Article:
Topics: mobile surveys, point of emotion, geolocation, market research, consumer insights, mobile app research, in-store surveys

Your Competitive Intelligence Goldmine: Know What The Other Guy's Customers Are Feeling Before They're Done Shopping

Posted by MFour on Sep 24, 2018 3:14:25 PM

Blog Consumer Emotions 24Sept18

“An understanding of consumer purchase behavior must be based on knowledge of human emotion and include the paramount influence that emotions have on decision-making.”

That’s the fundamental takeaway from “How Emotions Influence How We Buy,” an article in Psychology Today. It carries direct significance for consumer insights pros, especially those who gather competitive intelligence. To understand why people buy one brand over another, or shop one store over another, you have to connect with them while their feelings about a shopping experience are still running high. We call it the Point-of-Emotion®. To accomplish this you don't need to stand with them physically, side-by-side. Instead, you join them by leveraging advanced mobile market research technology that lets you find and survey shoppers through their smartphones.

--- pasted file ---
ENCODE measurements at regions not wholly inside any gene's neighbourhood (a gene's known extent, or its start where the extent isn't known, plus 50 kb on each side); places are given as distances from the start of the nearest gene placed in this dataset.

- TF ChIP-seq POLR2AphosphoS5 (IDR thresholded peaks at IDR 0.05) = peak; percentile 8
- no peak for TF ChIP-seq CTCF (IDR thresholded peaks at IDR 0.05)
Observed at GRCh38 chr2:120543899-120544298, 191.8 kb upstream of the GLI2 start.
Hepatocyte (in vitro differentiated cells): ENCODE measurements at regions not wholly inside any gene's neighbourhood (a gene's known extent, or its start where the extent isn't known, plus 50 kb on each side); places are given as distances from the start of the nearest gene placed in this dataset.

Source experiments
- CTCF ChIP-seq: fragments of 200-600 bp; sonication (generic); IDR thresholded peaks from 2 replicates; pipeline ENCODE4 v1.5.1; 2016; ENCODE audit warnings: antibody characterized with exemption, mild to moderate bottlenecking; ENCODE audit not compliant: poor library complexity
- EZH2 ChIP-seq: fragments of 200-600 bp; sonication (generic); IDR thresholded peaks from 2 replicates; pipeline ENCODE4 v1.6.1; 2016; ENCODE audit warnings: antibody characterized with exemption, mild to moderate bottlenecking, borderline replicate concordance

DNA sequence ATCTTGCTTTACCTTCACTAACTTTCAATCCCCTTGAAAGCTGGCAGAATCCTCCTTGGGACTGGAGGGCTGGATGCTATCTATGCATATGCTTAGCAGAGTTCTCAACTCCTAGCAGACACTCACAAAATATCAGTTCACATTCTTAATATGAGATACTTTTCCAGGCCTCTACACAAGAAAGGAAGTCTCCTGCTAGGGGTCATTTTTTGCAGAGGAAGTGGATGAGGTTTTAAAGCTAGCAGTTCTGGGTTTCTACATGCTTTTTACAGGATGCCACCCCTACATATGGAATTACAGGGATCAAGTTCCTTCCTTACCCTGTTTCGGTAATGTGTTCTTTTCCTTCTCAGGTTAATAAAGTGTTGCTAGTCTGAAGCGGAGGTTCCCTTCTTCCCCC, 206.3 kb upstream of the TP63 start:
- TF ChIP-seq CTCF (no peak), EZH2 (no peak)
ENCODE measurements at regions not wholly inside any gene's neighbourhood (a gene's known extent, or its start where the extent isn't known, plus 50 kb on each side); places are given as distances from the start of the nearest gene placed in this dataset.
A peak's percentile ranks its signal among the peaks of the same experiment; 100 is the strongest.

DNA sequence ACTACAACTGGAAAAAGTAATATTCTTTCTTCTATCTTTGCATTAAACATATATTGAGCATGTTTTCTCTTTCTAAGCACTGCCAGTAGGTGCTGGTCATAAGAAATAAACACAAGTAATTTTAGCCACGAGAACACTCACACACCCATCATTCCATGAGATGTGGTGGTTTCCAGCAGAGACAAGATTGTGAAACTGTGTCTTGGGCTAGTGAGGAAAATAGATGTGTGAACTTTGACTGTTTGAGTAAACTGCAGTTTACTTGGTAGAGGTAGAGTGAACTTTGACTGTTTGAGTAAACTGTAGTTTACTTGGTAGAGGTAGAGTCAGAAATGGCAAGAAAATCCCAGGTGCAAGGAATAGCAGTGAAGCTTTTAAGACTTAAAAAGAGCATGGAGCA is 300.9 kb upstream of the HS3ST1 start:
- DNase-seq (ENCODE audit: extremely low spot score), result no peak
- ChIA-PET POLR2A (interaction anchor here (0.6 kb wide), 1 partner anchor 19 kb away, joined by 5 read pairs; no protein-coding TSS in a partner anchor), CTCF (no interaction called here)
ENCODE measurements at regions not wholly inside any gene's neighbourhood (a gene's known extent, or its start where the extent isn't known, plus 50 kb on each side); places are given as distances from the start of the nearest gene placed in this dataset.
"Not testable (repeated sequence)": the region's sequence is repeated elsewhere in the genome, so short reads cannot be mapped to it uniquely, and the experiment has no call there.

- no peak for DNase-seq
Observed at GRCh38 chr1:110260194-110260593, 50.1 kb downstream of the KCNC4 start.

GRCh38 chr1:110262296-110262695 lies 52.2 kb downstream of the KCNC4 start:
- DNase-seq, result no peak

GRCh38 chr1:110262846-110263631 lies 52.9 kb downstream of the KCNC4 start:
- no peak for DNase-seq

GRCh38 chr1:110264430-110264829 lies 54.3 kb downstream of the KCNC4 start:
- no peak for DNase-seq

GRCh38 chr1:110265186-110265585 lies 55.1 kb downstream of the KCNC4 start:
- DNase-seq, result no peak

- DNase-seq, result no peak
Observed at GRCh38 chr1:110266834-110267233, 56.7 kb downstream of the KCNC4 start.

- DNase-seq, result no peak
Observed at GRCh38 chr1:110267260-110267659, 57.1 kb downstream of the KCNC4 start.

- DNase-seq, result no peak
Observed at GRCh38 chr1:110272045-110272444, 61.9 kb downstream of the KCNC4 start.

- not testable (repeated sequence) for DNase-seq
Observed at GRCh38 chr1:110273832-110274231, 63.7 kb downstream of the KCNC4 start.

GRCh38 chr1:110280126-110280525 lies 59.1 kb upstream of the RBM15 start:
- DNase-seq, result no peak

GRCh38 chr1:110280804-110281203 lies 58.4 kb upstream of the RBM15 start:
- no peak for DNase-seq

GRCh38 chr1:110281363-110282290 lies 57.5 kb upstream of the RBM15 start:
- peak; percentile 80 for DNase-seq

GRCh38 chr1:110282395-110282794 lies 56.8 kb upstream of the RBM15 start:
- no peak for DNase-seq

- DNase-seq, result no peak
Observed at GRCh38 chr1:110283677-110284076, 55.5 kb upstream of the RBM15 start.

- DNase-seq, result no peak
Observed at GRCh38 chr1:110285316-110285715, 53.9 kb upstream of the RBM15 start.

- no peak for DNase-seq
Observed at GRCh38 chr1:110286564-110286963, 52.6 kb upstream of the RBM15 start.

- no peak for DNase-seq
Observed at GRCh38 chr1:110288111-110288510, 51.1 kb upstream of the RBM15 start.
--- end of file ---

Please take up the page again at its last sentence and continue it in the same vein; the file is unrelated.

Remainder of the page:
Here's how it works:

When your targeted consumers naturally enter a store – yours or a competitor’s – they automatically receive a survey invitation on their phones, via an in-app push notification. Invitees respond far more quickly and attentively to pushes than to the old method of requiring them to check their email for a link to an online survey.

  • You can ask shoppers to take a survey while they’re still in a competitor's store, for feedback on experiences they’re having right now with product placement, selection, promotions, service and overall shopping atmosphere. You’re meeting them at the crucial Point-of-Emotion®.
  • Or you can hold off while they're still inside the store, and invite them just after they've left. Within minutes, survey responses will start streaming in, telling you what your competitors' customers experienced in the aisles and at checkout, while it's still fresh in mind. 
  • After-visit surveys get response rates of 25% within one hour of notification, and 50% within 24 hours. Nothing else gets you as close to the moment of purchase and the Point-of-Emotion®.
  • To get the most intense emotional feedback, you can ask respondents to make “video selfies” on their phones, in which you’ll see the emotional impact of their experiences on their faces, hear it in their voices, and listen as they put their experiences into their own words.